An interview with Randy Tagg, who with partner Mark Steinman, runs the Camp Rilea Flea Market at the Rilea Armed Forces Training Center's armory, 91204 Oregon Road, Warrenton.

On February 14 and 15, and every second weekend of the month, the cavernous confines of the Camp Rilea armory will fill with bargains, beckoning all who wish to stretch their dollars on bargains in quality new and second hand merchandise, and enjoy a good inexpensive meal as well. The doors are open from 9 a.m. until 5 p.m. Saturday and from 10 a.m. to 4 p.m. Sunday. For more information, call Tagg at (503) 440-2507.

What should we know about this flea market?

"It's becoming better established and more of a full business. We are pretty picky about our vendors. All of our vendors are a class act, and are much more than just someone trying to make a fast buck. They all take pride in their products. It is like they are selling a part of themselves. We have vendors come down from Longview, (Wash.), and Portland. We have specialty antique furnishings by Donna Hitchman and Sis Hazen is really into collectables. We have old toys and new toys. One table features nursery stock from Sunset Beach and we have flowers and potted plants from Longview. We also have art, both old and new. People can come and buy natural beef here from my Tagg Pioneer Ranch. Later in the year one of our vendors puts up his plants here in the entrance. It really smells nice when you walk in. We also have a kitchen here and serve food."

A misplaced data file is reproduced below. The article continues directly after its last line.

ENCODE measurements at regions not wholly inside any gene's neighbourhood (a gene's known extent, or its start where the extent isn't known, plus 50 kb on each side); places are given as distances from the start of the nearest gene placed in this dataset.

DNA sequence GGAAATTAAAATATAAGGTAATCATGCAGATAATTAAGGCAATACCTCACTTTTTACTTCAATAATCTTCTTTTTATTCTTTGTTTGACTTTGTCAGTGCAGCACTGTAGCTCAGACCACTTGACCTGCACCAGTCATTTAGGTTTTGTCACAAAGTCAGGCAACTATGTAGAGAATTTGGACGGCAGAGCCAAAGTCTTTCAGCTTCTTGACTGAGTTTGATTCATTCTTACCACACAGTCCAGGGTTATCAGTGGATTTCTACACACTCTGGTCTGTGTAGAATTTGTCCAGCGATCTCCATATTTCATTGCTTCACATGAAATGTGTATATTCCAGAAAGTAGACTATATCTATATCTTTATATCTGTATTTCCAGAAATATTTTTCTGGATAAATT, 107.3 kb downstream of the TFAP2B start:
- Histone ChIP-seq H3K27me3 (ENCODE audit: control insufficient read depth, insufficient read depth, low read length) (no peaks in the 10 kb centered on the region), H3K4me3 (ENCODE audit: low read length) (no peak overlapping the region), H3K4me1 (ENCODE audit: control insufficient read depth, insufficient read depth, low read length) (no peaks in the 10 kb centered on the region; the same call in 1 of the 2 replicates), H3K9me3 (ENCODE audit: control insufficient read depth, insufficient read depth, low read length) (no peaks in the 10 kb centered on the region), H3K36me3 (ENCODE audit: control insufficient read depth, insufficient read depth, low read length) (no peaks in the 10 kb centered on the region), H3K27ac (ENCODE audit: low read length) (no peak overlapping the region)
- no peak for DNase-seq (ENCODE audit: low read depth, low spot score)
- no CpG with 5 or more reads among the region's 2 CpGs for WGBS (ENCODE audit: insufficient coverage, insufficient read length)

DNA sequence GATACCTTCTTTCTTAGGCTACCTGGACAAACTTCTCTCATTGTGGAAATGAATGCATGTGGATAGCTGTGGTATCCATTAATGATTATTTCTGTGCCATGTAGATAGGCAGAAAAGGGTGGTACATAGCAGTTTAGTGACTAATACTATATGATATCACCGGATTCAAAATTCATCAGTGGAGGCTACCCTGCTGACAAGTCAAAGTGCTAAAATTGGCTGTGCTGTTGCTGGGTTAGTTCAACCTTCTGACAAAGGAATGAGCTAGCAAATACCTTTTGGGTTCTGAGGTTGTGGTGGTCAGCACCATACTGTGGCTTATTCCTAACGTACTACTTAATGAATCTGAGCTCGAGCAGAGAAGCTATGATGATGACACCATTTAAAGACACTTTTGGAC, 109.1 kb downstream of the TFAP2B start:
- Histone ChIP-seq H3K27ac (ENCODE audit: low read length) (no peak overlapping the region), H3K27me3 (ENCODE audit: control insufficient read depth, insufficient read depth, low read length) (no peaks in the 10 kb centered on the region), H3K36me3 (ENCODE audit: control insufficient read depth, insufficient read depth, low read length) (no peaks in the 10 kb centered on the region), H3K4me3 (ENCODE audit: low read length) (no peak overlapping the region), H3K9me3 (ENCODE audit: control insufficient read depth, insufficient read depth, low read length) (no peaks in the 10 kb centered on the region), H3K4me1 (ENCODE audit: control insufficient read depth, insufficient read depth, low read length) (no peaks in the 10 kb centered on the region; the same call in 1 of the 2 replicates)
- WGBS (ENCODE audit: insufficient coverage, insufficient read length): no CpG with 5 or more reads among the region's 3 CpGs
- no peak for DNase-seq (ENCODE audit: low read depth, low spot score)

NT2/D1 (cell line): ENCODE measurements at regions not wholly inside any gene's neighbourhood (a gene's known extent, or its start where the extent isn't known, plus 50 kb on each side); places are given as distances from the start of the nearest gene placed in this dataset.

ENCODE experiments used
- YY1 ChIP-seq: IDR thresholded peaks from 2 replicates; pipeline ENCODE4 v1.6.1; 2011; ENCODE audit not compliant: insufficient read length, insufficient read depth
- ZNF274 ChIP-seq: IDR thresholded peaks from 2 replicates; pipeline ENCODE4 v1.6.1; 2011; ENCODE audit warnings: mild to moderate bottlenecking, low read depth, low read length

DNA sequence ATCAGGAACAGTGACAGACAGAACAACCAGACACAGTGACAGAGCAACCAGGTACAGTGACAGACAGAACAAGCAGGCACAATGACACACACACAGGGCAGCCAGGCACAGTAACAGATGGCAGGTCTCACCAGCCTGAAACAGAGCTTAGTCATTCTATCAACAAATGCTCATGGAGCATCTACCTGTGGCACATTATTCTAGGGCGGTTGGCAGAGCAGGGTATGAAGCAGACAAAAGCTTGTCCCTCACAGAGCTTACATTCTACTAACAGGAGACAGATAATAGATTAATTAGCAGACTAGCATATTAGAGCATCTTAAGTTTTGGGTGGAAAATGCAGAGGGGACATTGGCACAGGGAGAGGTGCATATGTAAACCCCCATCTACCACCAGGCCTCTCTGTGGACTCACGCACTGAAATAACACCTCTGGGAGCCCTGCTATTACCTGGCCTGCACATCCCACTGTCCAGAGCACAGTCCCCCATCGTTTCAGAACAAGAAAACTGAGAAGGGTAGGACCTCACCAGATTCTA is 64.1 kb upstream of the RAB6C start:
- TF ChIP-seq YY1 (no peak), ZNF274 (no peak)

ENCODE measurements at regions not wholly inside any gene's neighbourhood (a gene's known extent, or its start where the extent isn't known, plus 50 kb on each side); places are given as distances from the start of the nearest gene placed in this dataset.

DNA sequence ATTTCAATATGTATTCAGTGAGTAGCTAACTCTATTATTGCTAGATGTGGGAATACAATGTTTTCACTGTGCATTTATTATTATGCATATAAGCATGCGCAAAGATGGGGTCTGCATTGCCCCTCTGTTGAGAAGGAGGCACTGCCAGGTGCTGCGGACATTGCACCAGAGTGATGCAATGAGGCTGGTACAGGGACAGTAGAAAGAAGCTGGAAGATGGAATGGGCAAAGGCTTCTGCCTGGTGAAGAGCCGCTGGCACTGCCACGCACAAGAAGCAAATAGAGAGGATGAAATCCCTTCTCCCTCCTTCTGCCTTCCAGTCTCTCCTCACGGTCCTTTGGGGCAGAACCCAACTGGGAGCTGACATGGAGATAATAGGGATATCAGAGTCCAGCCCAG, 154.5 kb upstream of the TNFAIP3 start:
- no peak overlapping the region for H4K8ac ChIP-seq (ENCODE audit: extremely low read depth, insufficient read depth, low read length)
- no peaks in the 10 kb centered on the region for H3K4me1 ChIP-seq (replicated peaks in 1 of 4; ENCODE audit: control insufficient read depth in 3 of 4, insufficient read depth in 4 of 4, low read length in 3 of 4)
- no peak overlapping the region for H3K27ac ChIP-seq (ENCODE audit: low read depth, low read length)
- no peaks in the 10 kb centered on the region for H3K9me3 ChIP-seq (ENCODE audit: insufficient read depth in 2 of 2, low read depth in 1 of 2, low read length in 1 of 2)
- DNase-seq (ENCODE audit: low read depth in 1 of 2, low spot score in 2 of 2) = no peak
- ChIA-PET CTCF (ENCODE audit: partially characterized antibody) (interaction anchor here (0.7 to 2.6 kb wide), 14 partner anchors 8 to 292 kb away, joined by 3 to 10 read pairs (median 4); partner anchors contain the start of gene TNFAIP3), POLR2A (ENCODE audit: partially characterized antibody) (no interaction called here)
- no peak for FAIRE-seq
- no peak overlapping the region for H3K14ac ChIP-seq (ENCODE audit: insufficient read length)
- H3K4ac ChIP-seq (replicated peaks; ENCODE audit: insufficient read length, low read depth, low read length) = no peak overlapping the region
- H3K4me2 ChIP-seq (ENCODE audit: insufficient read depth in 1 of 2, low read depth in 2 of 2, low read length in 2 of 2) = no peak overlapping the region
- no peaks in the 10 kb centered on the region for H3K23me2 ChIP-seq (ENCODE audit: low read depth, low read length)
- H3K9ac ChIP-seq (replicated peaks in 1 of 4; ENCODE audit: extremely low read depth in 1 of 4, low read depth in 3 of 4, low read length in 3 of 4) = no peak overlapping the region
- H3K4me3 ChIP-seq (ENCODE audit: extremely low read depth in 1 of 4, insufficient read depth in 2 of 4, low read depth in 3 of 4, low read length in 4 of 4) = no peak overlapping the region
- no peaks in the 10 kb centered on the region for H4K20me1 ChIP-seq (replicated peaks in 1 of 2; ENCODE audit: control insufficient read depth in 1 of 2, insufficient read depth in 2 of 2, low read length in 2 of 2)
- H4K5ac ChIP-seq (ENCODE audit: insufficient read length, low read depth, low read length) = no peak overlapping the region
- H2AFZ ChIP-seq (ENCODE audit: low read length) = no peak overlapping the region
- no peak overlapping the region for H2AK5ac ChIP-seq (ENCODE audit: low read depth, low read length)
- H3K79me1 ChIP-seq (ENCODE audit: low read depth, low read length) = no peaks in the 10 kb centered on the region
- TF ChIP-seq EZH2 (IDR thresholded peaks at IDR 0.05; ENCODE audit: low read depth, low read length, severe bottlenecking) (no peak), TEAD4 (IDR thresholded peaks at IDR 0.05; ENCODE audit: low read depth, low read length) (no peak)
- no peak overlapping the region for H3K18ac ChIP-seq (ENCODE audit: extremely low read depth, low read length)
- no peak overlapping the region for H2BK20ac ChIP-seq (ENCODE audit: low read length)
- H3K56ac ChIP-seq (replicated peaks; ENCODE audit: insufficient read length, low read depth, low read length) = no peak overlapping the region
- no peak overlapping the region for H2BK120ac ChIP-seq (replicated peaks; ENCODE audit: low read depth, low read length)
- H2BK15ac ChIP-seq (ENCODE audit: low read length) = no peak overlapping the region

Tell us something about the prices here.

"The prices here range from 50 cents and $5 to $40 to $60 for some of the antiques. A lot of the vendors have learned that people are looking for a bargain. Mark sells tools for 50 cents and $1. He has hammers, wrenches and socket sets. We get an awful lot of guys here because we have at least three tables with a lot of guy stuff."

What do you offer vendors?

"We lease the armory and provide tables and we have use of the kitchen. We pay for a state person for security. Vendors can rent a 10 by 10 table for $30 or $25 for two or more. We have room here for 60 tables but we keep it at 45 so there is plenty of room for merchandise and the vendors are not crowded. We start setting up on Friday at 7 a.m. and I am here helping until 8 p.m., sometimes until 10."

Tell us about the kitchen.

"This is a really beautiful, big kitchen. My wife Linda and daughter Kelly run it. We keep the prices for food down because this is mostly a service for the vendors and shoppers and not-for-profit. Our breakfast, consisting of eggs, hash browns and gravy, with sausage and bacon, is only $5. We also have burgers, sandwiches, fruit salad, French toast and omelets. I believe that a lot of people just come here to enjoy the day, not necessarily to make a lot of money. It is just a big family here."

Why did you start this business?

"I love to collect and sell knives. I love doing this so much that my original idea was to rent the space just to market the knives. It would pay for the operation. There used to be a flea market at the Astoria Fairgrounds but it closed, so Mark and I created this one two years ago this March. Mark joined me as a partner so he could sell his tools. My mom started calling friends and through local networking this just grew into a business."

What can you tell us about the volume of business?

"We average from 1,300 to 600 people on a weekend. It depends on the weather and other local activities. We get a lot of tourists. Many, from Longview and Portland, plan their beach trips around our flea market. The armory is usually full of vendors every month. We always have some who do not attend every month so I would say we have room each month for about four more tables."


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